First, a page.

Army Reserve Soldiers exchange students, culture
July 14, 2011
JOINT BASE MCGUIRE-DIX-LAKEHURST, N.J., (Army News Service, June 15, 2011) -- One of the Army Reserve’s top priorities is taking care of its Soldiers’ families, but that altruistic approach often extends beyond the boundaries of family, service, and even nation.
Several active and retired Soldiers from the 99th RSC and other Army Reserve units are giving young adults from around the world the opportunity to live in and learn about the United States through a student-exchange program.
“I thought it would be nice to host an exchange student,” said Melody Harrington, a strategic planner in the Directorate of Public Works, 99th Regional Support Command and a retired Army civil affairs major. “I knew it would make myself and my family more well-rounded.”
Harrington’s latest exchange student was coordinated through Ayusa International, which was founded as a non-profit organization in 1981 in San Francisco.
In 1985, the Study Abroad programs were launched, giving American students the opportunity to travel to Japan and Western Europe for education. In 1999, the Ayusa program began operating under the auspices of the Department of State’s Bureau of Education and Cultural Affairs.
Ayusa currently has offices around the world and has connected host families with exchange students and provided study abroad programs and volunteer opportunities for more than 60,000 participants since its inception.
Harrington has hosted five exchange students over the years. Her first came in 1998, after curiosity and an Internet search led her to an international student exchange program.
In 2011, Harrington, along with her husband and children, hosted Seina for her sophomore year of high school. Seina, a native of China, came to the U.S. through Ayusa’s Tokyo office, said Harrington, and has enjoyed an experience she might not otherwise have had.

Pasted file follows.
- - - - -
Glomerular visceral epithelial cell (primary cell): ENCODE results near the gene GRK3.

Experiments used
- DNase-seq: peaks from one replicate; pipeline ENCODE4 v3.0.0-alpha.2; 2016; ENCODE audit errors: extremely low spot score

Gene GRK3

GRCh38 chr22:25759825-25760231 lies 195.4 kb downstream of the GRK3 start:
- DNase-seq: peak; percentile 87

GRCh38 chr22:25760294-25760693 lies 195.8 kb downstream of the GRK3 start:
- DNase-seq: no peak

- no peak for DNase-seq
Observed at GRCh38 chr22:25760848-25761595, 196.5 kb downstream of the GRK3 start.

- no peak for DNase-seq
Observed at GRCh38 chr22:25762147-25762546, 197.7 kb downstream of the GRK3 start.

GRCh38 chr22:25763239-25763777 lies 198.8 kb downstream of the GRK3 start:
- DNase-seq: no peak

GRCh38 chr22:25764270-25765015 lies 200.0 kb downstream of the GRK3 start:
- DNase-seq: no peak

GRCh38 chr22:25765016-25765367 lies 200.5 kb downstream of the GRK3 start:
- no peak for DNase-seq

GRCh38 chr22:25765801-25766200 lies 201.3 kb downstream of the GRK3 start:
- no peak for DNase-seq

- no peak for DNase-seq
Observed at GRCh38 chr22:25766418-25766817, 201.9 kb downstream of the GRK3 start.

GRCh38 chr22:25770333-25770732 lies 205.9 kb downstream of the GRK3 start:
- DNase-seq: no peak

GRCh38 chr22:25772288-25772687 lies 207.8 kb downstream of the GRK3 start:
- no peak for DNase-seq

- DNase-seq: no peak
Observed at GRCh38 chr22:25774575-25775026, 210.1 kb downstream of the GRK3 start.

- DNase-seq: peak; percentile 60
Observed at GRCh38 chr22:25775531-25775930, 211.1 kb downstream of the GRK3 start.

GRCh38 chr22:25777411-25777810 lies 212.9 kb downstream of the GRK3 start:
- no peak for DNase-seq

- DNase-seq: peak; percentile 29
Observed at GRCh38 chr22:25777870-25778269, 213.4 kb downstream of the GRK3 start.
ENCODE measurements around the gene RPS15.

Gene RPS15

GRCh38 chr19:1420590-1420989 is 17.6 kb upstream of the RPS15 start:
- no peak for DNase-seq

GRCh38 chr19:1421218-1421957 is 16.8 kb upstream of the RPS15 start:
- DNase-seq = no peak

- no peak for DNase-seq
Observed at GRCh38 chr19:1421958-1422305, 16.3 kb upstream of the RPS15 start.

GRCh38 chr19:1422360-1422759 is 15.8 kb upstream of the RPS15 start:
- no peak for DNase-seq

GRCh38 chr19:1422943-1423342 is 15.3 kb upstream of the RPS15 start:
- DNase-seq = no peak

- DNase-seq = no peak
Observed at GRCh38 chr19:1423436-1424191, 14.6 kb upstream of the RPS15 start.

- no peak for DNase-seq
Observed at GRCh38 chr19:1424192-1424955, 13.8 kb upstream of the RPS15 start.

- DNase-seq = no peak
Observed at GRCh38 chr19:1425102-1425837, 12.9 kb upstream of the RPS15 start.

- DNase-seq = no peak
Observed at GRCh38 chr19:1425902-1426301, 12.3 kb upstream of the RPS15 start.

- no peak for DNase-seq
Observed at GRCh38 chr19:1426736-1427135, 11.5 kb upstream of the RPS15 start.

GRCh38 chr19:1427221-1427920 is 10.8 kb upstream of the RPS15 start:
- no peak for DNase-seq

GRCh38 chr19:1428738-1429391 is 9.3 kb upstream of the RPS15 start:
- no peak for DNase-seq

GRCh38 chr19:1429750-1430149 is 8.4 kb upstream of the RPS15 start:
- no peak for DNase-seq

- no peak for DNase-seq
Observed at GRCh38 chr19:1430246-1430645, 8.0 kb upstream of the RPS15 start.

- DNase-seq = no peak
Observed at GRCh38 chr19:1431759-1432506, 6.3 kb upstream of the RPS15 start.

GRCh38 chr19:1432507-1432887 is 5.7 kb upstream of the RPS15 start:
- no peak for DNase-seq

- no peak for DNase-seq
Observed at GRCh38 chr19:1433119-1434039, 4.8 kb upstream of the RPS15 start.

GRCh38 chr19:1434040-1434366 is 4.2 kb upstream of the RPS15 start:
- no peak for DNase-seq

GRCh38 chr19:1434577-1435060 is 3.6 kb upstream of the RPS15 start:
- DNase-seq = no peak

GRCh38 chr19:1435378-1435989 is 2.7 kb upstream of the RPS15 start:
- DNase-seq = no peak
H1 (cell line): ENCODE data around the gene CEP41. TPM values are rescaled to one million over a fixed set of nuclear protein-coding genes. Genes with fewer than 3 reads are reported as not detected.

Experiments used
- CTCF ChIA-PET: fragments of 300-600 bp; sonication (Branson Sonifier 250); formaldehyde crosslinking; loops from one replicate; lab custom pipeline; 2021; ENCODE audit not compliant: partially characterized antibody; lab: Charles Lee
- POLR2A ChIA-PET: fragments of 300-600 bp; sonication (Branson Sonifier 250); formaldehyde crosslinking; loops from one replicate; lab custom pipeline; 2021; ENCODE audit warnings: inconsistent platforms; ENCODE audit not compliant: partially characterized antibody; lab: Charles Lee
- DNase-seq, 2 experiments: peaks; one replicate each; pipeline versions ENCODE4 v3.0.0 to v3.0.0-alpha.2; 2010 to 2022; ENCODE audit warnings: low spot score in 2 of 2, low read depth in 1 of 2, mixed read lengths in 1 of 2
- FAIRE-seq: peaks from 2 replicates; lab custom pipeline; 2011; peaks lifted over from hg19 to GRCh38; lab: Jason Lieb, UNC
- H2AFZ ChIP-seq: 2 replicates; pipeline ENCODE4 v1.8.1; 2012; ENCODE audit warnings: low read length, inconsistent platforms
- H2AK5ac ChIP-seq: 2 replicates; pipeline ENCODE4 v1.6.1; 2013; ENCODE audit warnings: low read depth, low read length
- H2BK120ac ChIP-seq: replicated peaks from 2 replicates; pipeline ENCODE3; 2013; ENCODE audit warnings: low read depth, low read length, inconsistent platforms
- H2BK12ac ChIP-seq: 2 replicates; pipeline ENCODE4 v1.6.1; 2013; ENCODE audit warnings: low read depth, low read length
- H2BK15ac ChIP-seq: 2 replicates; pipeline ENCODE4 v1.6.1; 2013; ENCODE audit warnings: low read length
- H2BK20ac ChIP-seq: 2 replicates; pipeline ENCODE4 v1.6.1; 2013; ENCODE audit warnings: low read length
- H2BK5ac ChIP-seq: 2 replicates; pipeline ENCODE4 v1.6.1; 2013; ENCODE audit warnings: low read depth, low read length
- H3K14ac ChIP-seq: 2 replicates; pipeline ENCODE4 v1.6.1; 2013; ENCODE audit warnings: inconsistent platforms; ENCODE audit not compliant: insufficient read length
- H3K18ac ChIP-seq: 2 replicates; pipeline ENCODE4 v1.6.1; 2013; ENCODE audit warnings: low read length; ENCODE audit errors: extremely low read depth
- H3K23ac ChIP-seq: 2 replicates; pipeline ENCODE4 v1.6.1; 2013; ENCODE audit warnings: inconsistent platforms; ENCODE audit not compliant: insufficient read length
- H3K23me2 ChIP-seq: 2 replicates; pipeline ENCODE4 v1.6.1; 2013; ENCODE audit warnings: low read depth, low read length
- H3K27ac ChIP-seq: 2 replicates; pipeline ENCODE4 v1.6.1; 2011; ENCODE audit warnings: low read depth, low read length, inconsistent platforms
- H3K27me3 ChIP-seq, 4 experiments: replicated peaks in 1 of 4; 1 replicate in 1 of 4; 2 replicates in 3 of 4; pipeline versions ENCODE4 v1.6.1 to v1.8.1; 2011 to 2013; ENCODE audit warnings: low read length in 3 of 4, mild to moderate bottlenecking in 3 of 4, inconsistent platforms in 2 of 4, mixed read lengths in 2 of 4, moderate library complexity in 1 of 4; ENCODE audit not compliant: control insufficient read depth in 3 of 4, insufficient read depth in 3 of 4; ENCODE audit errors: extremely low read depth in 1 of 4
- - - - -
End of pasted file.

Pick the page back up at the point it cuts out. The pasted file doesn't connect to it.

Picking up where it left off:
“Military families are blessed with the ability to experience different cultures other than our own,” said Harrington. “When we are stationed in Germany or Italy or elsewhere, we learn to appreciate that there is more than one way of doing things. I think it’s great that we can give others -- these students -- the same opportunity to experience other cultures.”
Chief Warrant Officer 5 Stanley Slinker, a member of the 244th Aviation Command, hosted Julia, a junior from Germany, this year. As part of her program agreement, Julia was encouraged to meet a member of her host country’s government. Germany’s parliament, the Bundestag, is equivalent to the U.S. Congress, said Harrington.
Julia asked to meet Rep. Jon Runyan, whose 3rd District includes Joint Base McGuire-Dix-Lakehurst, in order to learn more about U.S. politics and the way the government works.
Julia, along with Seina and Vanessa, a junior from the Ukraine, and Harrington’s two children visited Runyan at his Mount Laurel office June 8, 2011. The exchange students brought the congressman a small basket of items from their home countries and shyly asked him about his experiences as a government official and as an American.
Runyan spoke about his time as a player in the National Football League and explained how the transition from the football field to the House of Representatives was an easy one.
“Some of the skills that are important as a member of a football team -- being able to work as a team, showing good leadership, thinking creatively -- translate really well into my job now as a congressman,” he said.
While the students certainly benefit from the time in their host family’s country, the host families also get to enjoy learning about a different culture, said Harrington.
“Holidays are bigger and brighter, because you celebrate not only our own holidays, but theirs as well,” she said. “We spent the Chinese New Year with Seina, throwing roasted soy beans into the yard to sweep away Oni, the bad spirits.”
Host families are not paid for hosting, although they are eligible to claim a $50 tax credit for every month they have an exchange student. The students bring their own spending money and have their own medical insurance. Host families are expected to provide meals, transportation as needed and a safe home environment.
For more information on the Ayusa’s foreign exchange or study abroad programs, visit http://www.ayusa.org/.